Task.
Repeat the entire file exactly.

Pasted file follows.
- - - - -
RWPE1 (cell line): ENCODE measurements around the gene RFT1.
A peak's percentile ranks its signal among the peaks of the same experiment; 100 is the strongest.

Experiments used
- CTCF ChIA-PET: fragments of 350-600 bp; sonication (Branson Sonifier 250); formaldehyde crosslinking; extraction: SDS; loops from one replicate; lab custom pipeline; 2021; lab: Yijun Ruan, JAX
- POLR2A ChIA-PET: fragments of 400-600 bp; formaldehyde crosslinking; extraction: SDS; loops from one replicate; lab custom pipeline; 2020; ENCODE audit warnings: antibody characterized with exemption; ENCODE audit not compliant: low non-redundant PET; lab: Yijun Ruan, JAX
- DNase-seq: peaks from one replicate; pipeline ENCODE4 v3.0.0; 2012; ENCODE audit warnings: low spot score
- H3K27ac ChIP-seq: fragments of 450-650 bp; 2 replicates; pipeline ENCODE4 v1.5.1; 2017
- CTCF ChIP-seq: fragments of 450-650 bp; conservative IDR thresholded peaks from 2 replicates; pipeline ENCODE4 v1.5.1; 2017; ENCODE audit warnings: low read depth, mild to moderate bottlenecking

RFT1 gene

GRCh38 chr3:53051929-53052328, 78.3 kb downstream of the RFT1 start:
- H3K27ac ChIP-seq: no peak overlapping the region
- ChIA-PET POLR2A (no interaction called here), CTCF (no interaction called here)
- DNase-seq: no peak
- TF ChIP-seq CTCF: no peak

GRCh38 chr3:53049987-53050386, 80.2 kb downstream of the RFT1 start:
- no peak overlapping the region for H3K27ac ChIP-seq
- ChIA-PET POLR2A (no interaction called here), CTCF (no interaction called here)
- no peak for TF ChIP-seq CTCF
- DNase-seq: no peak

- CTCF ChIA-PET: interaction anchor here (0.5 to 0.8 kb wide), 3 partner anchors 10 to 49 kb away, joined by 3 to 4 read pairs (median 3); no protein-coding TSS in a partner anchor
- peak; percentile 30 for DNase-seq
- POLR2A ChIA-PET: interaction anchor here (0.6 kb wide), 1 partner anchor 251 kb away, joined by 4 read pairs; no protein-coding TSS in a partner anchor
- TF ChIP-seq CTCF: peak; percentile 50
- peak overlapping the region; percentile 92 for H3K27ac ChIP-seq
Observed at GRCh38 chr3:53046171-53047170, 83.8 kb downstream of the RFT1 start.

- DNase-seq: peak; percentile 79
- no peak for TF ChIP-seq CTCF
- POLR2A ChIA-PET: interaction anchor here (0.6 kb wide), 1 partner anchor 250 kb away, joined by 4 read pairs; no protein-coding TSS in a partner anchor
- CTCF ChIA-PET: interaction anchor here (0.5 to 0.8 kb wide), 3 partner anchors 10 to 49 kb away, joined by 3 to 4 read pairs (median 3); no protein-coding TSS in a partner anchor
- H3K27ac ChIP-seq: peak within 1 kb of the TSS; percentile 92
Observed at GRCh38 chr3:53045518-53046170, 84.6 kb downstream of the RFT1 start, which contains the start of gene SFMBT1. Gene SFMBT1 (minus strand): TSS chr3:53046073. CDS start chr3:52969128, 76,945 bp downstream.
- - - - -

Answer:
RWPE1 (cell line): ENCODE measurements around the gene RFT1.
A peak's percentile ranks its signal among the peaks of the same experiment; 100 is the strongest.

Experiments used
- CTCF ChIA-PET: fragments of 350-600 bp; sonication (Branson Sonifier 250); formaldehyde crosslinking; extraction: SDS; loops from one replicate; lab custom pipeline; 2021; lab: Yijun Ruan, JAX
- POLR2A ChIA-PET: fragments of 400-600 bp; formaldehyde crosslinking; extraction: SDS; loops from one replicate; lab custom pipeline; 2020; ENCODE audit warnings: antibody characterized with exemption; ENCODE audit not compliant: low non-redundant PET; lab: Yijun Ruan, JAX
- DNase-seq: peaks from one replicate; pipeline ENCODE4 v3.0.0; 2012; ENCODE audit warnings: low spot score
- H3K27ac ChIP-seq: fragments of 450-650 bp; 2 replicates; pipeline ENCODE4 v1.5.1; 2017
- CTCF ChIP-seq: fragments of 450-650 bp; conservative IDR thresholded peaks from 2 replicates; pipeline ENCODE4 v1.5.1; 2017; ENCODE audit warnings: low read depth, mild to moderate bottlenecking

RFT1 gene

GRCh38 chr3:53051929-53052328, 78.3 kb downstream of the RFT1 start:
- H3K27ac ChIP-seq: no peak overlapping the region
- ChIA-PET POLR2A (no interaction called here), CTCF (no interaction called here)
- DNase-seq: no peak
- TF ChIP-seq CTCF: no peak

GRCh38 chr3:53049987-53050386, 80.2 kb downstream of the RFT1 start:
- no peak overlapping the region for H3K27ac ChIP-seq
- ChIA-PET POLR2A (no interaction called here), CTCF (no interaction called here)
- no peak for TF ChIP-seq CTCF
- DNase-seq: no peak

- CTCF ChIA-PET: interaction anchor here (0.5 to 0.8 kb wide), 3 partner anchors 10 to 49 kb away, joined by 3 to 4 read pairs (median 3); no protein-coding TSS in a partner anchor
- peak; percentile 30 for DNase-seq
- POLR2A ChIA-PET: interaction anchor here (0.6 kb wide), 1 partner anchor 251 kb away, joined by 4 read pairs; no protein-coding TSS in a partner anchor
- TF ChIP-seq CTCF: peak; percentile 50
- peak overlapping the region; percentile 92 for H3K27ac ChIP-seq
Observed at GRCh38 chr3:53046171-53047170, 83.8 kb downstream of the RFT1 start.

- DNase-seq: peak; percentile 79
- no peak for TF ChIP-seq CTCF
- POLR2A ChIA-PET: interaction anchor here (0.6 kb wide), 1 partner anchor 250 kb away, joined by 4 read pairs; no protein-coding TSS in a partner anchor
- CTCF ChIA-PET: interaction anchor here (0.5 to 0.8 kb wide), 3 partner anchors 10 to 49 kb away, joined by 3 to 4 read pairs (median 3); no protein-coding TSS in a partner anchor
- H3K27ac ChIP-seq: peak within 1 kb of the TSS; percentile 92
Observed at GRCh38 chr3:53045518-53046170, 84.6 kb downstream of the RFT1 start, which contains the start of gene SFMBT1. Gene SFMBT1 (minus strand): TSS chr3:53046073. CDS start chr3:52969128, 76,945 bp downstream.